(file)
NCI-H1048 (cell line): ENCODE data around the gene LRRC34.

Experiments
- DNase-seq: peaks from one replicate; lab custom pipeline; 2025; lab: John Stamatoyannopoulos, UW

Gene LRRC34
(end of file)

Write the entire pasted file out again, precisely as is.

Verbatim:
NCI-H1048 (cell line): ENCODE data around the gene LRRC34.

Experiments
- DNase-seq: peaks from one replicate; lab custom pipeline; 2025; lab: John Stamatoyannopoulos, UW

Gene LRRC34